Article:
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Roman amphitheatre "Arena" – Verona

Piazza Bra 1 – 37100 Verona (VR)
Summary


The Roman building in the square “Piazza Bra” is one of the best preserved and biggest amphitheatres of the Roman world and today it hosts events of various types. It has elliptical shape of about 152 x 123 m and its remains today include part of the external ring and of the caves.

History of research

The monument has always remained visible throughout centuries and it was used for various city activities and as a source of building materials. The first intervention on the monument dates back to the Renaissance, when the “cavea” was rebuilt. The restorations continued in the XIX century up to today.

Urban and geographical context

Verona is located along the Adige river, where this enters in the Po plain, at about thirty kilometres east to the Garda lake. Its altitude is 59 metres above sea level and it is placed at the basis of the Lessini mountains. The amphitheatre is located in the old town centre of Verona but it was included within the Roman city walls only in the Gallienan times (265 A.D.).

Chronology

I century A.D. (first half)

Description

The Roman amphitheatre of Verona has an elliptical shape of 152,4 x 123,2 m and it is conserved for part of its external ring (A), which is visible behind the amphitheatre, for the “cavea” (B), where the spectators sat, and for the arena (C), where the gladiator games and the “venationes” took place.
The external ring (A) was made of three levels of arches, each level being of 72 openings. It is characterized by a façade in “opus quadratum” with white and pink limestone blocks and one single architectural order, the Tuscan. At present time the upper part of the ring is missing. However, it overall height must have been 31 metres. Roman numbers were engraved above the arches keystones, towards the road: the ones from 64 and 67 are still visible (LXIIII-LXVII).
The “cavea” (B) could contain up to 30.000 spectators and it was made of 44 steps horizontally divided by three corridors into four horizontal sectors which in Latin are called “maeniana” and which are not visible today. Three concentric galleries, which today constitute the visit itinerary, supported the “cavea”. From these galleries the spectators would access the seats through 64 openings also called, in Latin, “vomitoria”. The important spectators accessed the amphitheatre from the entrances on the minor axis of the ellipsis. On the top of the “cavea” there was a further gallery, which has gone lost, where the spectators could stand or where they could seek shelter during rain. It is important to stress the fact that all the steps we can see today are the result of a reconstruction. This is also proved by ancient documents, which describe the arena as “gradibus vacua” (with no steps).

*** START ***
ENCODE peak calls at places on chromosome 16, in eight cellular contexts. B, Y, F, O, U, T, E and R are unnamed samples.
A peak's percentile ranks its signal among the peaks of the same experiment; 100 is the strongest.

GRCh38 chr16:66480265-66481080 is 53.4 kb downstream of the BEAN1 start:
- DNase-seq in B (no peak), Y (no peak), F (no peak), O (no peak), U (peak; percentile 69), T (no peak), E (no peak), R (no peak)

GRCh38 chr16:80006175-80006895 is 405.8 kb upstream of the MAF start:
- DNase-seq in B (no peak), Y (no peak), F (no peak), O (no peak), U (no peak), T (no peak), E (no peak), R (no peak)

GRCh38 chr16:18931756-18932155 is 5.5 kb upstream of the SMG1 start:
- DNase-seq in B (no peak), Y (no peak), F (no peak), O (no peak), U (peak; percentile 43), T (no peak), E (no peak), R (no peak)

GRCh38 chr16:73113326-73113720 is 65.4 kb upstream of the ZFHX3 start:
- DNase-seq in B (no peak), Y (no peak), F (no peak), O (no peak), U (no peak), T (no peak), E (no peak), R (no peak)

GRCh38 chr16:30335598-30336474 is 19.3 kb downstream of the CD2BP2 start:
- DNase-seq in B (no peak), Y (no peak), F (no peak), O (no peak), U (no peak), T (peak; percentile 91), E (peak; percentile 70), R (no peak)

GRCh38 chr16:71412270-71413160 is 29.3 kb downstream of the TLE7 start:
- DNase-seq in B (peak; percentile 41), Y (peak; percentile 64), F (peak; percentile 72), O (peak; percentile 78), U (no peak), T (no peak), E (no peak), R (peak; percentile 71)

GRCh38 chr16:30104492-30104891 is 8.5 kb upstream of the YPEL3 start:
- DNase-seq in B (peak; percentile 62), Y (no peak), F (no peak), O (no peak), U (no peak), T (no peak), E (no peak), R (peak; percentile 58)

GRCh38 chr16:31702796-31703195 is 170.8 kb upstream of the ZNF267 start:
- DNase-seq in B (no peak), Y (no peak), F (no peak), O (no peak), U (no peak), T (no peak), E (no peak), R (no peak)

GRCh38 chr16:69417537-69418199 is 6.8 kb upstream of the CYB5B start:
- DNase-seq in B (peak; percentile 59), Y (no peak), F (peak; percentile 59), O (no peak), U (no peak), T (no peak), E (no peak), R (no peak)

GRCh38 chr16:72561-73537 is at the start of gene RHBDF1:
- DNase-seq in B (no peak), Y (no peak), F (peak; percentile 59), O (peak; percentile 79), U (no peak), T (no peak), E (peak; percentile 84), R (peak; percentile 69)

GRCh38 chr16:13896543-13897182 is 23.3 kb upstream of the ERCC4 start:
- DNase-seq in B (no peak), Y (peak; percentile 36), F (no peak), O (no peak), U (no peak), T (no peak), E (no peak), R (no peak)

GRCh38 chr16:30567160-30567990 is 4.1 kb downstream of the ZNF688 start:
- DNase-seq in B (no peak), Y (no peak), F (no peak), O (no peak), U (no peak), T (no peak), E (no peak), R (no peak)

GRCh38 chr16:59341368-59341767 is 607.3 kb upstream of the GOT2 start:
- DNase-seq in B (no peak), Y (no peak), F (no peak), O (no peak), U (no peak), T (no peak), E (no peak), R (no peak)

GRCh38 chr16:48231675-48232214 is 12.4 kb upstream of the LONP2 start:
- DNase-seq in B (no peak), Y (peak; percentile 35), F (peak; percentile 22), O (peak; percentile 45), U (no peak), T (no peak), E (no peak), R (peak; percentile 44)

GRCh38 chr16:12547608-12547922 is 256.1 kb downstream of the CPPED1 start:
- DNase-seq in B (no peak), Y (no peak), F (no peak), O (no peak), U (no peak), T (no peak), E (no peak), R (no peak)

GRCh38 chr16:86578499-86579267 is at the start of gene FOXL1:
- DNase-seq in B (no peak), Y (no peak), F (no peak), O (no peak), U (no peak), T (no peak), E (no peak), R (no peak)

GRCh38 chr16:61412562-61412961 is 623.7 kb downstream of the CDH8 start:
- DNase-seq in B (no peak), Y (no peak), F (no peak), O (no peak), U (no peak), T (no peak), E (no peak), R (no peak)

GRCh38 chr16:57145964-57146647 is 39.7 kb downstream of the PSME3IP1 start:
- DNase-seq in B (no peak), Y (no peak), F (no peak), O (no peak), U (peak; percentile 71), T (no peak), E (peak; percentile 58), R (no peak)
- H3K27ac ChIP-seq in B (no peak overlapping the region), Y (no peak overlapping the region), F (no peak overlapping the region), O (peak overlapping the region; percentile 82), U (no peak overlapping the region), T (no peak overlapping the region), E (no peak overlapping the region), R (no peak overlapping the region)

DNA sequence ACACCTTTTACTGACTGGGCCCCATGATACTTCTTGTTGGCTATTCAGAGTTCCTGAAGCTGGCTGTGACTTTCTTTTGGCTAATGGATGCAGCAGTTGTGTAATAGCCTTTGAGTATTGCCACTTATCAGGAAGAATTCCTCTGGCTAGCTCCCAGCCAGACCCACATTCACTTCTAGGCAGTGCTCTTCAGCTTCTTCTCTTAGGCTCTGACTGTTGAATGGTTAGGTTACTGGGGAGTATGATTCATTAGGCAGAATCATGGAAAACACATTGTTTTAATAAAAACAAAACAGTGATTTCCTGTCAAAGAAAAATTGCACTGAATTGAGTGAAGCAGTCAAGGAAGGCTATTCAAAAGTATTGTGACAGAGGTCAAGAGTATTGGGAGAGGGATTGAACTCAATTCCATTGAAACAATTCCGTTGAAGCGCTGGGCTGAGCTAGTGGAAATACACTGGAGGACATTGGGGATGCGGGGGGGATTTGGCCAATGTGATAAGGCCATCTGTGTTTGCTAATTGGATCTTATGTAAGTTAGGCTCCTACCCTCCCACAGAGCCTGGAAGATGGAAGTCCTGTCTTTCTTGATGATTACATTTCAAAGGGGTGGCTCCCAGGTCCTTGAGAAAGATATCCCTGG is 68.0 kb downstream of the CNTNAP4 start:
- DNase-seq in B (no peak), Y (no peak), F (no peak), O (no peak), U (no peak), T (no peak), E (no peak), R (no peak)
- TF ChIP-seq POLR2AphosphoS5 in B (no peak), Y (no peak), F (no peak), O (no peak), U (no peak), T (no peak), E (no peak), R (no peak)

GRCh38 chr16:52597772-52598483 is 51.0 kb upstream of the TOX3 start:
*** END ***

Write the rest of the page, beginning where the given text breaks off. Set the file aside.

The arena, that is the elliptical area in the middle of the building (C), was the place where the gladiator games and the “venationes” took place. The “venationes” were bloody shows during which wild animals were incited to fight one against the other or against hunters, supported by dogs. The arena was separated from the steps by a high podium, which is also visible today as a reconstruction. The two entrances on the major axis of the ellipsis provided access to the arena. They were called the “Triumphalis” and the “Libitinensis” gates, the former for the entrance of the games opening procession, the latter for the exit of the dead gladiators. Under the arena there were the sewers and a rectangular room with possible movable coverage, which was used for specific show tasks.


Visiting

Admission: Negli orari di apertura

Visitability: Esterno e Interno

Ticket: Si

Price: Full price ticket: 6 Euro; Reduced price ticket for groups (over 15 people) and people over 60 years: 4,50 Euro; Reduced price ticket for schools and children (8 – 14 years old; only accompanied): 1,00 Euro; Residents in the municipality of Verona, 65 years old: free ticket; entrance to the Amphitheatre and to the Museum " Maffeiano": 7 Euro: Reduced price ticket for the Amphitheatre and the Museum: 5 Euro

School access

Disabled access
Rampe di accesso al sito, nel suo livello inferiore

Opening Times

Opening Days
Tipology When Specs
Only Friday 9-19
Only Saturday 9-19
Only Sunday 9-19
Only Thursday 9-19
Only Tuesday 9-19
Only Wednesday 9-19

Recommended tour time (minutes): 80

Services for visitors

Toilet
Toilets at the Amphitheatre

Educational Services

Audio guide
Audio tours at the entrance

Information boards

Multilingual ads: Francese
Tedesco
Inglese
Audio tours

Educational activities
Dal lunedì al venerdì: ore 9.00-13.00 e 14.00-16.15
Tel 045 8036353 – Tel/fax 045 597140 – Fax 045 8000466
aster.segreteriadidattica@comune.verona.it – www.didamusei.it
Prezzo: 1 ora: 46,00 €; 1,5 ore: 56,00 €; 2 ore: 66,00 €; 3 ore: 92,00 €; 1 giornata: 138,00 €.
Eventuali offerte saranno comunicate al momento della prenotazione.
I percorsi didattici sono offerti gratuitamente (fino ad esaurimento della disponibilità) alle Scuole del Comune di Verona. L’ingresso ai musei è a pagamento, con la tariffa ridotta per le scuole.

Library and documentation centre


Bibliography

Pompei A. 1877, Studi intorno all’anfiteatro di Verona, Verona.
Mangani E., Rebecchi F., Strazzulla M.J. 1981, Emilia, Venezie (Guide Archeologiche Laterza), Bari, pp. 176-178.
Cavalieri Manasse G. 1987, Verona, in Il Veneto nell’età romana, II, a cura di Cavalieri Manasse G., Verona, pp. 34-35.
Basso P. 1999, Architettura e memoria dell’antico. Teatri, anfiteatri e circhi della Venetia romana, Roma, pp. 288-297.
Archeologia a Verona 2000, a cura di Bolla M., Milano, pp. 66-74.
Tosi G. 2003, Gli edifici per spettacoli nell’Italia romana, Roma, pp. 535-537.
Bonetto J. 2009, Veneto (Archeologia delle Regioni d’Italia), Roma, pp. 450-451.


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